A Standoff Over Aging Nukes...Has A Lot Of Workers Shook UpAriane Sains
Viktoras Valentukevicius is a man in the middle. As vice-minister in Lithuania's Economy Ministry, Valentukevicius is charged with overseeing the Baltic country's energy sector, which means keeping the world's two biggest Chernobyl-type nuclear reactors running at Ignalina, in a rural area of the southeast. But if he does his job, Valentukevicius knows that Lithuania will be shut out of European Union membership. "We have to comprehend the uneasiness of the European countries about nuclear safety, because they know the consequences of the Chernobyl accident," he says. "If the reactors are unsafe, we will shut them down." He adds that research into how long they can continue to operate safely won't be complete for a few years.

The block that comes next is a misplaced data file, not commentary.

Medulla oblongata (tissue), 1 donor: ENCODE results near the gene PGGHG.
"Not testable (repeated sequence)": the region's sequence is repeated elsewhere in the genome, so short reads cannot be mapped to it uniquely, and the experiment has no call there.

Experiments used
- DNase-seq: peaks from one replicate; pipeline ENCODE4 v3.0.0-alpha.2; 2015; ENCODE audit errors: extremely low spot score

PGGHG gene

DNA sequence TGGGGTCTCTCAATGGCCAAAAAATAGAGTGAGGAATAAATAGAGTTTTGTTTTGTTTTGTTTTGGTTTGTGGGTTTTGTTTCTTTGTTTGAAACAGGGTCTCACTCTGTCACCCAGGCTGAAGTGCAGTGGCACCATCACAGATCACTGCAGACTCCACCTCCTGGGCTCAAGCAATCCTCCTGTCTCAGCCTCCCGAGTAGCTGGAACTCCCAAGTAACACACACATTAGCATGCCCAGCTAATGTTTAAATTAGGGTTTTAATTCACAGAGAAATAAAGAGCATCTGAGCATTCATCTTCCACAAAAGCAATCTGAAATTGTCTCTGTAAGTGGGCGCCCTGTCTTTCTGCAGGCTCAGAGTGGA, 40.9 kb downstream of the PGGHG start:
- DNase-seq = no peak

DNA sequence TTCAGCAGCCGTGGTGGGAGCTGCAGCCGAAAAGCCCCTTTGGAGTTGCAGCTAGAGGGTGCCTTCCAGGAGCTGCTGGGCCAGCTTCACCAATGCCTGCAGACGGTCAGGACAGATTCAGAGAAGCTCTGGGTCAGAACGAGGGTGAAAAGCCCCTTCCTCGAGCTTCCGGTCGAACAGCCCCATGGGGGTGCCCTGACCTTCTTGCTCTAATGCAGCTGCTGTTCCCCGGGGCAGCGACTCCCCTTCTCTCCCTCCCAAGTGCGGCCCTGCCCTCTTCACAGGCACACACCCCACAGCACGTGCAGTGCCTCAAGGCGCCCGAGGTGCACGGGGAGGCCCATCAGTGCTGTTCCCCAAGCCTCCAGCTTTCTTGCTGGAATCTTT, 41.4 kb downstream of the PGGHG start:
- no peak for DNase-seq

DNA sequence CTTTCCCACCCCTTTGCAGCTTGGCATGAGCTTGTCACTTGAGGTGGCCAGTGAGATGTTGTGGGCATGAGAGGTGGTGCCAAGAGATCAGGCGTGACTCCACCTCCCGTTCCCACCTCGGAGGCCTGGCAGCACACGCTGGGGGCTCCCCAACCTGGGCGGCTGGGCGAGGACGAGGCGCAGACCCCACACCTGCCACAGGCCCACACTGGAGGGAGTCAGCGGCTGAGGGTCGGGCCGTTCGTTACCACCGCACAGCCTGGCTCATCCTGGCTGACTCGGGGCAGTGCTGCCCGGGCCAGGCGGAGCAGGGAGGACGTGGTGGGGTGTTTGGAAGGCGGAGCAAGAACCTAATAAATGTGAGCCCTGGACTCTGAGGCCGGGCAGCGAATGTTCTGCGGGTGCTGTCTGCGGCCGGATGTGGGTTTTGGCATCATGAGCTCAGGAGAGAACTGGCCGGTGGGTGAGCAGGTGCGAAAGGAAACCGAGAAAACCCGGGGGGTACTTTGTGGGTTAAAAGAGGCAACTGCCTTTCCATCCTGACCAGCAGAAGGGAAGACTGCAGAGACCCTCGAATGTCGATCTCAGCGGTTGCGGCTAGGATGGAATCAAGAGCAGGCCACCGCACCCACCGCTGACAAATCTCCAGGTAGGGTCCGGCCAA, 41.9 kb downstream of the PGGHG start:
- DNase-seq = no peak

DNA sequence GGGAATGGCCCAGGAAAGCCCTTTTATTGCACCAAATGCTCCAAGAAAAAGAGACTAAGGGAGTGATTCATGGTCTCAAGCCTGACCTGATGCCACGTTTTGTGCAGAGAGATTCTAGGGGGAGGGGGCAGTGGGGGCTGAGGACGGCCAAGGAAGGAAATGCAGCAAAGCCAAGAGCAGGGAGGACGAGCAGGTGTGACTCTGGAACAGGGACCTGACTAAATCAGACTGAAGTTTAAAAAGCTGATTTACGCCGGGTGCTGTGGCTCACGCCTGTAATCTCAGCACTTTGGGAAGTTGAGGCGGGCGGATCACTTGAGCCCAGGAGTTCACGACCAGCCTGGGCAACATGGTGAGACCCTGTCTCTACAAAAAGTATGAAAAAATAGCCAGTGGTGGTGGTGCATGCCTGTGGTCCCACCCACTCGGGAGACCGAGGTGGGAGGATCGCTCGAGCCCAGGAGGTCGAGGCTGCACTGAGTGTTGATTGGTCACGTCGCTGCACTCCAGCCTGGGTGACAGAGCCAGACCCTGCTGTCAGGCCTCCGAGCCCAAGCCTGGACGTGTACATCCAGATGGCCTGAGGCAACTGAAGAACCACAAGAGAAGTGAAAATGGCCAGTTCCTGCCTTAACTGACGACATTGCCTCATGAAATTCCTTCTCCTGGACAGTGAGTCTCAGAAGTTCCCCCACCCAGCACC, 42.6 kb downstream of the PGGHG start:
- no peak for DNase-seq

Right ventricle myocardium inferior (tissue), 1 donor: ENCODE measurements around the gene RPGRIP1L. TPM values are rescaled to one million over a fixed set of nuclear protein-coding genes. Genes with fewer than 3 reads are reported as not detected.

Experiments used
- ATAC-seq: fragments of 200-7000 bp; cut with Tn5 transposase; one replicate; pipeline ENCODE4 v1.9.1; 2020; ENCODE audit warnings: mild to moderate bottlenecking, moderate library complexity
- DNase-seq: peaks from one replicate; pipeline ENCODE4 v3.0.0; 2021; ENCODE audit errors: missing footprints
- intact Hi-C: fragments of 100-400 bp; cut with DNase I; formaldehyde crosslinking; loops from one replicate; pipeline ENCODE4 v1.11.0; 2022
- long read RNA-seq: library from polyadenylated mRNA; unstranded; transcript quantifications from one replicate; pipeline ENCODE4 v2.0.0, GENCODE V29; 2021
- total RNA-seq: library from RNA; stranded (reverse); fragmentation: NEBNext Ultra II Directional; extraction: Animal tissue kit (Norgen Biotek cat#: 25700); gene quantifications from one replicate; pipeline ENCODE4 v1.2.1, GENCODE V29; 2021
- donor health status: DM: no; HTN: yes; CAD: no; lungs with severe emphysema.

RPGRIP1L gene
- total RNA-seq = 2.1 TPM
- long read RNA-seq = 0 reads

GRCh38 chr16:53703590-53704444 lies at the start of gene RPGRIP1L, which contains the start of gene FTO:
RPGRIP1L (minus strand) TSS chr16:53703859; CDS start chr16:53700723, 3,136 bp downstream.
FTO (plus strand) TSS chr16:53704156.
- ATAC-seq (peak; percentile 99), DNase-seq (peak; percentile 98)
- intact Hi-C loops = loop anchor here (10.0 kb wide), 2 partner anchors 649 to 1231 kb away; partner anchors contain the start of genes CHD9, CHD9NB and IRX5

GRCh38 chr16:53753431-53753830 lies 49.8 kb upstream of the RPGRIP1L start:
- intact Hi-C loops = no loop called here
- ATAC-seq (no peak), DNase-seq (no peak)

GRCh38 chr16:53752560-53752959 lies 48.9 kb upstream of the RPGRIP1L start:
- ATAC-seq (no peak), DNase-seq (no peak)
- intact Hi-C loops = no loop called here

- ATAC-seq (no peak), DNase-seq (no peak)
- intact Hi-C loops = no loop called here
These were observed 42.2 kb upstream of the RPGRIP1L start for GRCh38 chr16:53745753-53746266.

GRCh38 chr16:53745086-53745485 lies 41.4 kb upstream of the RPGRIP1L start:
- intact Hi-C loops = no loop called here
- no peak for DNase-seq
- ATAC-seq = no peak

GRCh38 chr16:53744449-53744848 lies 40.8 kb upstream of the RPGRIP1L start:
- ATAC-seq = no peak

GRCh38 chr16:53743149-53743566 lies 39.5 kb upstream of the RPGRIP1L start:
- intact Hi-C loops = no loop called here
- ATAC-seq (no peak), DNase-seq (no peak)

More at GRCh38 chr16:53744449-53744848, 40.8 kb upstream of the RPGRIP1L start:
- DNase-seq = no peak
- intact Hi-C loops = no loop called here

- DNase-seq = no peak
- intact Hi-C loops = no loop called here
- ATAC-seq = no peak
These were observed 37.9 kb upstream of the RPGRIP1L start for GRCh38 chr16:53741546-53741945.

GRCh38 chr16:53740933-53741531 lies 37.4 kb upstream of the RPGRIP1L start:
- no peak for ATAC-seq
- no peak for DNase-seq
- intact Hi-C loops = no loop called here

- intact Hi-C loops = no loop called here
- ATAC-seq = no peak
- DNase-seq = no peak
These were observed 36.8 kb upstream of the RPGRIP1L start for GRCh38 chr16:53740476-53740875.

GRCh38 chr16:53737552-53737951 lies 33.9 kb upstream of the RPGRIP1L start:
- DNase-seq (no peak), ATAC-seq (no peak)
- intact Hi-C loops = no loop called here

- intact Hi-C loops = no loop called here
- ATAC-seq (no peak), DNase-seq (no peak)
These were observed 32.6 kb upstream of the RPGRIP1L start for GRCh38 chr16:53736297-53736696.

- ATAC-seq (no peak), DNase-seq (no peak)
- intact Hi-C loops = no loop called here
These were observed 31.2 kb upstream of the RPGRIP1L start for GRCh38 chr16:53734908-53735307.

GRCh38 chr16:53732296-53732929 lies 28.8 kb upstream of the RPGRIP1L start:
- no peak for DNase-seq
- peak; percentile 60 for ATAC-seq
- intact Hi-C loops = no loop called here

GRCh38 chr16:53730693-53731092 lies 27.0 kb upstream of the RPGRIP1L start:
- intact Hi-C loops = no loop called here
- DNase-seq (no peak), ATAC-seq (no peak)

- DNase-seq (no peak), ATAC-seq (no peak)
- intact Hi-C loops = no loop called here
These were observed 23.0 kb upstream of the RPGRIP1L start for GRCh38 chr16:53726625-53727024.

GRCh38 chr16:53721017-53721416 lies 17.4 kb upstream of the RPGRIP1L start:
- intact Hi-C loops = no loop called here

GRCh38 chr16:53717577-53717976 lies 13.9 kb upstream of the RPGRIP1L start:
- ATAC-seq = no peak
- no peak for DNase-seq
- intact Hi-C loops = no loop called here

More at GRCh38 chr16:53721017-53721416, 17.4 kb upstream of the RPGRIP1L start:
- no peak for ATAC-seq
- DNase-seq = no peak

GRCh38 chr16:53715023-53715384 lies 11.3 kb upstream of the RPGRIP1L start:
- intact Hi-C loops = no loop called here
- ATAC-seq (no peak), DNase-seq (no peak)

To continue reading this article you must be a Bloomberg Professional Service Subscriber.
If you believe that you may have received this message in error please let us know.